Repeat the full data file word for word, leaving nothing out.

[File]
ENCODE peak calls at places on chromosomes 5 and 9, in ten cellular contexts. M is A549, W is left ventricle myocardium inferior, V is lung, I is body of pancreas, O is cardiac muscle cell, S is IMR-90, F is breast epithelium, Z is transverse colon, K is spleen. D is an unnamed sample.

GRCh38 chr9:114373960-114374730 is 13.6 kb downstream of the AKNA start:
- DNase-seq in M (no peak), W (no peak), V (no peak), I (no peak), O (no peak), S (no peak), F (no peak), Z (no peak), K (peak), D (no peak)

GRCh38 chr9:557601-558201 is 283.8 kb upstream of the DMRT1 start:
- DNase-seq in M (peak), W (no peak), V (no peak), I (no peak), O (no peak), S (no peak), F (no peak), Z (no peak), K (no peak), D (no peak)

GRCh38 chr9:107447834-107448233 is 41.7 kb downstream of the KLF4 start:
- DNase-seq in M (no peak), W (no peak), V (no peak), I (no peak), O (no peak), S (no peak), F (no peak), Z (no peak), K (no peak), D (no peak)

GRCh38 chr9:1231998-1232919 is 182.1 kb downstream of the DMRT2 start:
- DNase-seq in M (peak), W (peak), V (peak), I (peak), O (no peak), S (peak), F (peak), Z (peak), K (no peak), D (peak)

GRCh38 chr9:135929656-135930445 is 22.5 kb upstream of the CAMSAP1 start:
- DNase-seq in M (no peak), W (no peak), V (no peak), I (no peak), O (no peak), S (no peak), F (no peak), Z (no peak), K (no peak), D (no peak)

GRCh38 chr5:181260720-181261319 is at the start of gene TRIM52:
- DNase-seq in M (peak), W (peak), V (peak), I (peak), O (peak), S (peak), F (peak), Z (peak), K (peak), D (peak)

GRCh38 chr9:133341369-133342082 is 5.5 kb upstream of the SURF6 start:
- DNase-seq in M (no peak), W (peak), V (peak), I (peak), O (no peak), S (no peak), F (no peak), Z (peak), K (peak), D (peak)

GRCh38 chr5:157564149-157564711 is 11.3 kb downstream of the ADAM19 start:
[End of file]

ENCODE peak calls at places on chromosomes 5 and 9, in ten cellular contexts. M is A549, W is left ventricle myocardium inferior, V is lung, I is body of pancreas, O is cardiac muscle cell, S is IMR-90, F is breast epithelium, Z is transverse colon, K is spleen. D is an unnamed sample.

GRCh38 chr9:114373960-114374730 is 13.6 kb downstream of the AKNA start:
- DNase-seq in M (no peak), W (no peak), V (no peak), I (no peak), O (no peak), S (no peak), F (no peak), Z (no peak), K (peak), D (no peak)

GRCh38 chr9:557601-558201 is 283.8 kb upstream of the DMRT1 start:
- DNase-seq in M (peak), W (no peak), V (no peak), I (no peak), O (no peak), S (no peak), F (no peak), Z (no peak), K (no peak), D (no peak)

GRCh38 chr9:107447834-107448233 is 41.7 kb downstream of the KLF4 start:
- DNase-seq in M (no peak), W (no peak), V (no peak), I (no peak), O (no peak), S (no peak), F (no peak), Z (no peak), K (no peak), D (no peak)

GRCh38 chr9:1231998-1232919 is 182.1 kb downstream of the DMRT2 start:
- DNase-seq in M (peak), W (peak), V (peak), I (peak), O (no peak), S (peak), F (peak), Z (peak), K (no peak), D (peak)

GRCh38 chr9:135929656-135930445 is 22.5 kb upstream of the CAMSAP1 start:
- DNase-seq in M (no peak), W (no peak), V (no peak), I (no peak), O (no peak), S (no peak), F (no peak), Z (no peak), K (no peak), D (no peak)

GRCh38 chr5:181260720-181261319 is at the start of gene TRIM52:
- DNase-seq in M (peak), W (peak), V (peak), I (peak), O (peak), S (peak), F (peak), Z (peak), K (peak), D (peak)

GRCh38 chr9:133341369-133342082 is 5.5 kb upstream of the SURF6 start:
- DNase-seq in M (no peak), W (peak), V (peak), I (peak), O (no peak), S (no peak), F (no peak), Z (peak), K (peak), D (peak)

GRCh38 chr5:157564149-157564711 is 11.3 kb downstream of the ADAM19 start: